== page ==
For many manufacturing companies, LTL shipping is the default method of transporting goods to customers in the U.S. Indeed, the country’s industrial sector also happens to be “the bread and butter” for LTL firms, says executive editor Mark Solomon, writing for DC Velocity.
While it’s no secret demand for LTL shipping is down nationwide, shippers haven’t benefitted much from lower prices. In fact, according to LTL YRC Worldwide, its contract rates “rose 3 percent year over year after backing out the impact of diesel-fuel surcharges, which have fallen along with the price of oil and diesel,” according to DC Velocity.
That bargaining strength has come from continued consolidation amongst LTL carriers. “The top 10 LTL carriers control 77 percent of the $37 billion market, while the top 25 control 94 percent, according to data published in late June by BB&T Capital Markets, an investment firm. Given the dominance of a few players, there isn’t much room for cost-conscious shippers to maneuver as long as carriers stay disciplined.”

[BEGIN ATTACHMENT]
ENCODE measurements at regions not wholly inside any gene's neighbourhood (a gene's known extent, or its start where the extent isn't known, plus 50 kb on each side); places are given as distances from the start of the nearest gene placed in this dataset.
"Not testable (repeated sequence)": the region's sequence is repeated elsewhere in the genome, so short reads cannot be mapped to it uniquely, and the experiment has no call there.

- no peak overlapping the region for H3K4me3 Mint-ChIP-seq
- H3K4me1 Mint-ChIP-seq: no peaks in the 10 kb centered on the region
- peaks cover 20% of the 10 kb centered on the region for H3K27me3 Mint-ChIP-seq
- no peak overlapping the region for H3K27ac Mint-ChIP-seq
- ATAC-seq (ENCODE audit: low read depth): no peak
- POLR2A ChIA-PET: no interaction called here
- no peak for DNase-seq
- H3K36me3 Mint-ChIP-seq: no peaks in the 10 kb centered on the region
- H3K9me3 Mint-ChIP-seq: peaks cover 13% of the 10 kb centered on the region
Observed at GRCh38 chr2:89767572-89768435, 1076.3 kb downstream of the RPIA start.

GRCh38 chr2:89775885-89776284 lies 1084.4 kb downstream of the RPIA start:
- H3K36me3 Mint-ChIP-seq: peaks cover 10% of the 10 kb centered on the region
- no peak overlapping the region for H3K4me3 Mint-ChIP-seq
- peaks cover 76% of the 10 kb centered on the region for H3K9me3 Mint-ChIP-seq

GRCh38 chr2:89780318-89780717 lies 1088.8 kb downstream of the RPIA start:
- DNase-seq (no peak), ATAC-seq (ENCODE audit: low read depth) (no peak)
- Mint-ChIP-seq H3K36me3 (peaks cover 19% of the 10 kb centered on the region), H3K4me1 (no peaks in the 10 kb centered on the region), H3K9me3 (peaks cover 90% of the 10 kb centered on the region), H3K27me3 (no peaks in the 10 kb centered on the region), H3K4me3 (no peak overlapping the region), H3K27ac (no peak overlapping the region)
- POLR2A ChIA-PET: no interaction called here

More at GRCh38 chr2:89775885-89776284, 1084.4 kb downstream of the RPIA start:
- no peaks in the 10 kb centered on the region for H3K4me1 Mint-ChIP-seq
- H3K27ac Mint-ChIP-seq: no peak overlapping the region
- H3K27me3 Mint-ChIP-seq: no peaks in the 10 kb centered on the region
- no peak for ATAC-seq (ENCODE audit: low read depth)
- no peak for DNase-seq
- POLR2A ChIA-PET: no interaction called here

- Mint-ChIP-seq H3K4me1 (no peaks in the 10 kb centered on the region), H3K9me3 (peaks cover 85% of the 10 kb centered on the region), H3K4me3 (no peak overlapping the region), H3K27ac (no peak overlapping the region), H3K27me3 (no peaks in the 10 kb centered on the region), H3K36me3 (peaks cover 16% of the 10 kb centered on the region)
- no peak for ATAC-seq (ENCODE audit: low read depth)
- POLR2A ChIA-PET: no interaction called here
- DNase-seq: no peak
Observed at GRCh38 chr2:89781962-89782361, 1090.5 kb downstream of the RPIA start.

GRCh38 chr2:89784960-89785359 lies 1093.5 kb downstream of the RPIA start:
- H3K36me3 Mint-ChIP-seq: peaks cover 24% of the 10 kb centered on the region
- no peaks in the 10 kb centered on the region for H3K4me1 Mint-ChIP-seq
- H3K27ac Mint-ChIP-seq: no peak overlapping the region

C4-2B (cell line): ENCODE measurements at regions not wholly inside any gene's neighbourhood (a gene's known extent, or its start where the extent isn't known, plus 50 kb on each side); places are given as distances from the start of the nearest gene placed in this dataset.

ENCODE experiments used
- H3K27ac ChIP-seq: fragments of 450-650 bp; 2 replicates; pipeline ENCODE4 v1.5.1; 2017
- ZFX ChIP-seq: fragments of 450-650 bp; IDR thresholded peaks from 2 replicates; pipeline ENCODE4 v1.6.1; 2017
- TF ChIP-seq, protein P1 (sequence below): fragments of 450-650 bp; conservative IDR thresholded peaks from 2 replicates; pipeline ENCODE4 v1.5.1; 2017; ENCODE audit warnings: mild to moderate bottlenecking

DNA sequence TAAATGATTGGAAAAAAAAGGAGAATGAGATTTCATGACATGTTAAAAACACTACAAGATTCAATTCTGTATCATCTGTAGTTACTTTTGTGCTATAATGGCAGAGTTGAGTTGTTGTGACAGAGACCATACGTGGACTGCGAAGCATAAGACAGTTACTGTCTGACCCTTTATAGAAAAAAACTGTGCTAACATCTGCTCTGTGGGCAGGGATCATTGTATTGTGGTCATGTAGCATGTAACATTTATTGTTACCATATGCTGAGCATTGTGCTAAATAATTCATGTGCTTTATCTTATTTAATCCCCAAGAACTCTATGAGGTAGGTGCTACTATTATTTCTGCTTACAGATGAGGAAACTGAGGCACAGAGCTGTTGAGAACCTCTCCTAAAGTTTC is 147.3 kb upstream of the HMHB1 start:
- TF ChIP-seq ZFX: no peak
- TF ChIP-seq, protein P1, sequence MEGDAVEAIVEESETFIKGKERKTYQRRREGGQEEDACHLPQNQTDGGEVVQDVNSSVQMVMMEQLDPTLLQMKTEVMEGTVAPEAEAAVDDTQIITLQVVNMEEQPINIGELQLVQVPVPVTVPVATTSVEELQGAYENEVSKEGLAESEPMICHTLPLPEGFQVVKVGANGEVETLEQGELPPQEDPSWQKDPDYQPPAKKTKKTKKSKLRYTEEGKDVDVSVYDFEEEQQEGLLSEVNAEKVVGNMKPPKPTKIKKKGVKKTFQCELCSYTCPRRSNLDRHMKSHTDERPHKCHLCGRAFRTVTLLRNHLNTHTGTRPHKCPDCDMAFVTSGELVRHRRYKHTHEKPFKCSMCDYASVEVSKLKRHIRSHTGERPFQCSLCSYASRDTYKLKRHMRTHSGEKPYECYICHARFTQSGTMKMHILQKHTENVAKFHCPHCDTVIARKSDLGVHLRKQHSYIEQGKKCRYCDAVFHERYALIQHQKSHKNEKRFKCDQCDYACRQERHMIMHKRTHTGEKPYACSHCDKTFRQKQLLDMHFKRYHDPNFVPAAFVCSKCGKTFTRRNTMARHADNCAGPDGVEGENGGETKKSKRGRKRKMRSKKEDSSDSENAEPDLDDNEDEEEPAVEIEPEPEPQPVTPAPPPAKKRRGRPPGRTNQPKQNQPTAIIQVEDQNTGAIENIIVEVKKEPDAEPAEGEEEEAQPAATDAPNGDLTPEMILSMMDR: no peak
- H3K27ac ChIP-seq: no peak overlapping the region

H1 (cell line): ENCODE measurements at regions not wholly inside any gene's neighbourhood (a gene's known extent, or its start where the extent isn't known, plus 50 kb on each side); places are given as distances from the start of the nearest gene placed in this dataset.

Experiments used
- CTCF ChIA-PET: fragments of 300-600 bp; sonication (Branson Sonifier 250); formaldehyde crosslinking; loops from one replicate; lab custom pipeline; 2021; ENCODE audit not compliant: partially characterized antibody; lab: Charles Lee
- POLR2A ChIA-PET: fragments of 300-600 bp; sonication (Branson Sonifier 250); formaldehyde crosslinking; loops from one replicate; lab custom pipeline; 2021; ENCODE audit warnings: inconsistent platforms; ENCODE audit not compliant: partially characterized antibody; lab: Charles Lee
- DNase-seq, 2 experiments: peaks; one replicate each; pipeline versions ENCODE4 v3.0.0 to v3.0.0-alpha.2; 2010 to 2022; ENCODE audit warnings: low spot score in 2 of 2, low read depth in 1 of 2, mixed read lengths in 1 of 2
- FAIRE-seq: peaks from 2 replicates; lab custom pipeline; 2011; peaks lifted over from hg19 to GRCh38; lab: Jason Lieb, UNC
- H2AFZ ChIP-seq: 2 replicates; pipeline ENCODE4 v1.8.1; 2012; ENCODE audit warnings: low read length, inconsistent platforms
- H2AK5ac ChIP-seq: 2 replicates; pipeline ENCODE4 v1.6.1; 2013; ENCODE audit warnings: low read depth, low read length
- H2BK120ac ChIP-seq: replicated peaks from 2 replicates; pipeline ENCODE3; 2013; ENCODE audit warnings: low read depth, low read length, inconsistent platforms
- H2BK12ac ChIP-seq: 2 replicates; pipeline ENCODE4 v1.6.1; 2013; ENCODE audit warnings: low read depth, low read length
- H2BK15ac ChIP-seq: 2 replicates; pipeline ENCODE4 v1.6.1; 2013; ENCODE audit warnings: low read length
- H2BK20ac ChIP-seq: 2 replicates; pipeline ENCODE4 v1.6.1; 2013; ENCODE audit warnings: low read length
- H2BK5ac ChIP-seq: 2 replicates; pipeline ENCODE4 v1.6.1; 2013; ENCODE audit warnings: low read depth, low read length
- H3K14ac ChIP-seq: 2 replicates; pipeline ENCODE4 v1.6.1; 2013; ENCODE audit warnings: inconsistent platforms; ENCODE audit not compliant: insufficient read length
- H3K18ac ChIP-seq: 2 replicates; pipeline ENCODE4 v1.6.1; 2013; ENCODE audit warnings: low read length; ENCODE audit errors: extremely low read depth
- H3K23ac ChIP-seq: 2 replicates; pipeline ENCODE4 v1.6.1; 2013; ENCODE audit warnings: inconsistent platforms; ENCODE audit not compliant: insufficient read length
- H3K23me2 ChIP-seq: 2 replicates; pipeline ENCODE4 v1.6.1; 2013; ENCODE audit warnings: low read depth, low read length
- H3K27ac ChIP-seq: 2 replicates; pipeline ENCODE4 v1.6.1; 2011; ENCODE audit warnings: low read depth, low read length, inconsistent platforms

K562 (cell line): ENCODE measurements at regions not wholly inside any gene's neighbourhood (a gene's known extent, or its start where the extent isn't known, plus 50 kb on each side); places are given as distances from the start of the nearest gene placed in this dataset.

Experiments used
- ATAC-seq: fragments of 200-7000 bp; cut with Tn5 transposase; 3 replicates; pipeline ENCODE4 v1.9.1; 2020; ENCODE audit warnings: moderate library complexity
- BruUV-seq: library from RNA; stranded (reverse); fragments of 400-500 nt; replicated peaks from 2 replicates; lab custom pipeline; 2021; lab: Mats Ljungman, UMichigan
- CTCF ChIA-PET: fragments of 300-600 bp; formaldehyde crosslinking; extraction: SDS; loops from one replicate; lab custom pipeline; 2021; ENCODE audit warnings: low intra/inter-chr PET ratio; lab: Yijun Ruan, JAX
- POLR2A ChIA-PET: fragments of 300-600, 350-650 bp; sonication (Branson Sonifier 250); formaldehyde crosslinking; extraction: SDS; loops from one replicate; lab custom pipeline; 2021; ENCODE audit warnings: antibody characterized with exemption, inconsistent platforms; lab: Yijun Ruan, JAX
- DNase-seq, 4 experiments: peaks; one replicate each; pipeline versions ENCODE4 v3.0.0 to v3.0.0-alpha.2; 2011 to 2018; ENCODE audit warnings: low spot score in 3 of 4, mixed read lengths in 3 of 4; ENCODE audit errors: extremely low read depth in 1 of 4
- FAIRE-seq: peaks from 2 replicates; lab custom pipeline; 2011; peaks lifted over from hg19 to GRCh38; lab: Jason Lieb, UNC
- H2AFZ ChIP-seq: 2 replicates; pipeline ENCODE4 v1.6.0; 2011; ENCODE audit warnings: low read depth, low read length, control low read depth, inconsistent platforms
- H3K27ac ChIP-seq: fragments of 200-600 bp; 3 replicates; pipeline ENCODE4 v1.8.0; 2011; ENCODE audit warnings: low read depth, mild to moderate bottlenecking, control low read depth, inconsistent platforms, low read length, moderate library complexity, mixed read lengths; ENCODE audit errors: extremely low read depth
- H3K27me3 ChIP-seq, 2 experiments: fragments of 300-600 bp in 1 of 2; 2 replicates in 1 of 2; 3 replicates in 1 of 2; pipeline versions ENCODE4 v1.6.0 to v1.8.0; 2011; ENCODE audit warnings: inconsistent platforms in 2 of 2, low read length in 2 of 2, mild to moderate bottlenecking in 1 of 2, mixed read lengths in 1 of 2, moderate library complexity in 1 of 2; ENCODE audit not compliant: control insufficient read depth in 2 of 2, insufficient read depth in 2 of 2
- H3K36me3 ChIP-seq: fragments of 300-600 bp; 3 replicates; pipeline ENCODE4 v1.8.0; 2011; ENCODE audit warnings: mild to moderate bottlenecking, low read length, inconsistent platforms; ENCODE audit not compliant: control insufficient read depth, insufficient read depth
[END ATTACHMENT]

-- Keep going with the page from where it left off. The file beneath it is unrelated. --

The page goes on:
LTL companies are loathe to undercut one another like the industry did during the 2008–2010 recession, which led to the collapse of some firms and longer-term consequences for others. For the most part, in 2016, pricing seems unfazed by declining demand.
Check out more details in DC Velocity’s article Business down, prices up: For LTL carriers, oligopolies are a good thing.